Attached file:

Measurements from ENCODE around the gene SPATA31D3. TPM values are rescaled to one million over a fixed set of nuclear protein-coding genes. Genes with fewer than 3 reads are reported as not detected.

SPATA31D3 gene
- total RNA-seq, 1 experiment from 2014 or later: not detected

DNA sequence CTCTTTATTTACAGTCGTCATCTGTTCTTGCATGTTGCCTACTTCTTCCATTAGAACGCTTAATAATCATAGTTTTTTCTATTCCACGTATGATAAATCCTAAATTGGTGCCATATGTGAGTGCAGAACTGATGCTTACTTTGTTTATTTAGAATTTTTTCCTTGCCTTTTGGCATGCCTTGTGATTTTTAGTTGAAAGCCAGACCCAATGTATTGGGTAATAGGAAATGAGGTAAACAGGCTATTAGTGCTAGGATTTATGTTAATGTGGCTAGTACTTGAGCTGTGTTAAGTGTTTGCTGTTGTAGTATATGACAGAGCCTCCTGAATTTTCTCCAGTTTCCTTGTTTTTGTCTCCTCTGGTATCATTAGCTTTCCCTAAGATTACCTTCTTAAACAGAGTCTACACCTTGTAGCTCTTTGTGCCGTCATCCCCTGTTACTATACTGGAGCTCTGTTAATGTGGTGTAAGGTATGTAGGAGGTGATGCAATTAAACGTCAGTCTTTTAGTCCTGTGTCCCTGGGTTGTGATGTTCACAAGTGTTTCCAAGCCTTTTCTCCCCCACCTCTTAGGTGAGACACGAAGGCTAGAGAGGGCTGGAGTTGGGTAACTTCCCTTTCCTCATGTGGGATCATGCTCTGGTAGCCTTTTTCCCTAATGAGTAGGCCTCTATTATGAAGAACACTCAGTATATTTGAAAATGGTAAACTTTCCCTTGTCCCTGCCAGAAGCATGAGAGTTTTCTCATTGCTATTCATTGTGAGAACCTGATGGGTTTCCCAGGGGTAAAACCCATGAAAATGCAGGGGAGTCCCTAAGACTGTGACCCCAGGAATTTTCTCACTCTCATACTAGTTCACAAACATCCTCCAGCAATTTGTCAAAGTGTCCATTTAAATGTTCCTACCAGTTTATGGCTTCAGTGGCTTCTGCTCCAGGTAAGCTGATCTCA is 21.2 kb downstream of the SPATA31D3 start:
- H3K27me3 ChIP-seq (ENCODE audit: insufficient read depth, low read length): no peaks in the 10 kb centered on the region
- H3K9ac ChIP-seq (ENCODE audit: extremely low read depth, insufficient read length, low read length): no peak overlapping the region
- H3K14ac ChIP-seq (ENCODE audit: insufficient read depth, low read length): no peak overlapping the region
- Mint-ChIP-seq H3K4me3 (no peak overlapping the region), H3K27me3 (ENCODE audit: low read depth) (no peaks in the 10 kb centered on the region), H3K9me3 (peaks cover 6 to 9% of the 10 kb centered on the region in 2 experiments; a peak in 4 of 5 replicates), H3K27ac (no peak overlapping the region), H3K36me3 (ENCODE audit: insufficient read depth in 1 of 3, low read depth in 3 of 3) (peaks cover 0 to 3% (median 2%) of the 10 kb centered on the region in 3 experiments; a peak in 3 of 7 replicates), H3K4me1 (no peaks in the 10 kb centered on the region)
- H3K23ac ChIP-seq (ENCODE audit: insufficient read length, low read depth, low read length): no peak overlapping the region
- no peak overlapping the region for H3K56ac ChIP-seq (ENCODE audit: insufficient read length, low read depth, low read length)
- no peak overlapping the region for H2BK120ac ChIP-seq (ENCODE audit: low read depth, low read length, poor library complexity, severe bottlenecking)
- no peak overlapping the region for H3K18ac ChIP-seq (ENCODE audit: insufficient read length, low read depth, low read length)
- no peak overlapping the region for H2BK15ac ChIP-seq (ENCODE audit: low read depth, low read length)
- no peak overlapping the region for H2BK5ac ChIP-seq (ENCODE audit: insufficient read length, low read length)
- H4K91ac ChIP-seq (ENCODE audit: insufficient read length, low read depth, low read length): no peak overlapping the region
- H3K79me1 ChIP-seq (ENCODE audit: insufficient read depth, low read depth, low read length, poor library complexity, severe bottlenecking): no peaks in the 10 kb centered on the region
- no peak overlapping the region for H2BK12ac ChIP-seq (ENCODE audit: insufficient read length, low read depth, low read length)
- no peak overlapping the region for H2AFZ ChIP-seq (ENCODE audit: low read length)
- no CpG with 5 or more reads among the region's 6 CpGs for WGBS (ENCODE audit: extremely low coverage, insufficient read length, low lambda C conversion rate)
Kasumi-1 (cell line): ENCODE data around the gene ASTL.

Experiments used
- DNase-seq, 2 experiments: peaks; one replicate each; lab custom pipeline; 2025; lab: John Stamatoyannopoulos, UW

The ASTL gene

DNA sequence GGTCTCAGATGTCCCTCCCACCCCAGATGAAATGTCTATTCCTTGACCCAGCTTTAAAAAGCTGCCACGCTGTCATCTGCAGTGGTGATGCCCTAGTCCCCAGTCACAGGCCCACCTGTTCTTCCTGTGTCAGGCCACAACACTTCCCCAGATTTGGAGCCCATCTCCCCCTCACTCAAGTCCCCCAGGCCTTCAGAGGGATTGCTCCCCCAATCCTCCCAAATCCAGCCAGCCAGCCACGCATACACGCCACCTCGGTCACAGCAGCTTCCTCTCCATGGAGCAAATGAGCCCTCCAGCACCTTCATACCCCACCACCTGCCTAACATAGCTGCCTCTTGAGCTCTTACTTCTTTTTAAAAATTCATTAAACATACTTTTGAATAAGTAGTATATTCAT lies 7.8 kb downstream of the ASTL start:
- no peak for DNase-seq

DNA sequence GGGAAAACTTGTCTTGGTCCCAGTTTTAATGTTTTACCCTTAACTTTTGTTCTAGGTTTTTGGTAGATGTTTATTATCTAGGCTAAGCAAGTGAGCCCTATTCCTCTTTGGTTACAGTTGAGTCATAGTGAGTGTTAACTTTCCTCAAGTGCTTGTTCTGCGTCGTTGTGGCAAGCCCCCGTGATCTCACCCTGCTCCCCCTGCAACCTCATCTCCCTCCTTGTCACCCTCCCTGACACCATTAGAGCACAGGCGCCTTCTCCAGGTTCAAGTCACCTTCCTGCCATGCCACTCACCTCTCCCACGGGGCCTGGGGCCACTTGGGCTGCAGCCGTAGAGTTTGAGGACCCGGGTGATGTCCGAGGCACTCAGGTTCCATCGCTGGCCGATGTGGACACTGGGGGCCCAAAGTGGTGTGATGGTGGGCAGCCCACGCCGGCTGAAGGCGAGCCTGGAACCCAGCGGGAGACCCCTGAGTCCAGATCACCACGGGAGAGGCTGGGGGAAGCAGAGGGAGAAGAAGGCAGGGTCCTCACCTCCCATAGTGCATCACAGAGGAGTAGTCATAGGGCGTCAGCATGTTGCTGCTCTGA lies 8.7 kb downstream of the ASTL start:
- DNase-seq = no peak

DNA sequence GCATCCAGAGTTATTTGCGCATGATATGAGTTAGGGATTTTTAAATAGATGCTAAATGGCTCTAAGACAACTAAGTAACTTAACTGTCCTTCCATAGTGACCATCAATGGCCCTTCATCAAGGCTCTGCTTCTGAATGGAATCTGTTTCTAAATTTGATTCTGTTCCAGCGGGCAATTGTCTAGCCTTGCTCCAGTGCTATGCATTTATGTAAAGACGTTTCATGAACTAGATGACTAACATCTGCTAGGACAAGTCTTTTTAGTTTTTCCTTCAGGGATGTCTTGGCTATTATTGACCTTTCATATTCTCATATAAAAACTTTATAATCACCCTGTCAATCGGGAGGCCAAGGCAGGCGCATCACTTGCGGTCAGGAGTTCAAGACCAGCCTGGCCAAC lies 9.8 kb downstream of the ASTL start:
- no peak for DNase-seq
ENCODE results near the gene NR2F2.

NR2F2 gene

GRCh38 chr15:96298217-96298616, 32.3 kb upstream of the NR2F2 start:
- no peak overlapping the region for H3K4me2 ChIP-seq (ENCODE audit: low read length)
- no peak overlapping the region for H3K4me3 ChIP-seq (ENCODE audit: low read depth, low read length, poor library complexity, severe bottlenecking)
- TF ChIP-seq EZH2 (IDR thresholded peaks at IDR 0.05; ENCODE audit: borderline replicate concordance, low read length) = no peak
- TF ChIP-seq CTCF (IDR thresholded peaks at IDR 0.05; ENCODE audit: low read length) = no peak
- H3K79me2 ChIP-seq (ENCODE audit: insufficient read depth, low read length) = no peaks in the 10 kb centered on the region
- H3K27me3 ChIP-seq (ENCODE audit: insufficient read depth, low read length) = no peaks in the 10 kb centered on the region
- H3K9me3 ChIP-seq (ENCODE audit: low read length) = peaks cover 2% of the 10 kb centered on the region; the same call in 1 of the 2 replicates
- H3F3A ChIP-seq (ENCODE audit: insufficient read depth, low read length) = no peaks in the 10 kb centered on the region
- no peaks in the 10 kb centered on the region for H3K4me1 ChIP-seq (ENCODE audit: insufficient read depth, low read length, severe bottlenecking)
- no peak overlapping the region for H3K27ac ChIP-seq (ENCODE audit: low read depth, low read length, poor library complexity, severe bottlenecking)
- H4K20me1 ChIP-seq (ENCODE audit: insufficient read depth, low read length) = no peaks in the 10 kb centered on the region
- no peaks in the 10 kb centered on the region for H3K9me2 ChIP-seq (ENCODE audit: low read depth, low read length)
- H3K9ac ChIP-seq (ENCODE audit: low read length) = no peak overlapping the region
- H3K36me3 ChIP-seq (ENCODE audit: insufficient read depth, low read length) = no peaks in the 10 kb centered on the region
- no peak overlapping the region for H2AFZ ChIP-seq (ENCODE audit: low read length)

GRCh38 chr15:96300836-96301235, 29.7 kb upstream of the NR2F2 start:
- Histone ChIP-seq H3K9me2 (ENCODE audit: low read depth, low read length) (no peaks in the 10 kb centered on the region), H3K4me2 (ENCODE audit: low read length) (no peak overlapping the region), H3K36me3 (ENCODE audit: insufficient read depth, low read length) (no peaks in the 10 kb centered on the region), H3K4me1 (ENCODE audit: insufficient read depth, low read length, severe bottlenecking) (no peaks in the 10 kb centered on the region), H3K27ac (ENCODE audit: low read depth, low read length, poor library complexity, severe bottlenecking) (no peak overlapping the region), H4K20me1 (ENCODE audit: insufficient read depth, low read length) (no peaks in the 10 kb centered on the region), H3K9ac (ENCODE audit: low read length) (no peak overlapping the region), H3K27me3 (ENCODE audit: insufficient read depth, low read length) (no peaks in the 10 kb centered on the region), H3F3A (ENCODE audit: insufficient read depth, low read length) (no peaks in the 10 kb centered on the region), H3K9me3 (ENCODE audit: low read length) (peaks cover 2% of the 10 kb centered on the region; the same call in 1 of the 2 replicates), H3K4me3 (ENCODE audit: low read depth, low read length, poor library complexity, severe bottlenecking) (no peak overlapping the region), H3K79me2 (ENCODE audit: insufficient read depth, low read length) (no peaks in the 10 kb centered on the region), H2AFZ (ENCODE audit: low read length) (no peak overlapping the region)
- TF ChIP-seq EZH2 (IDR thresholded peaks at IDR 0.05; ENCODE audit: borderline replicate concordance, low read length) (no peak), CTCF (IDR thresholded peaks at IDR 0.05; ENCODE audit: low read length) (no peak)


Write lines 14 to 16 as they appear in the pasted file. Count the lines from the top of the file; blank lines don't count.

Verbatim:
- no peak overlapping the region for H2BK5ac ChIP-seq (ENCODE audit: insufficient read length, low read length)
- H4K91ac ChIP-seq (ENCODE audit: insufficient read length, low read depth, low read length): no peak overlapping the region
- H3K79me1 ChIP-seq (ENCODE audit: insufficient read depth, low read depth, low read length, poor library complexity, severe bottlenecking): no peaks in the 10 kb centered on the region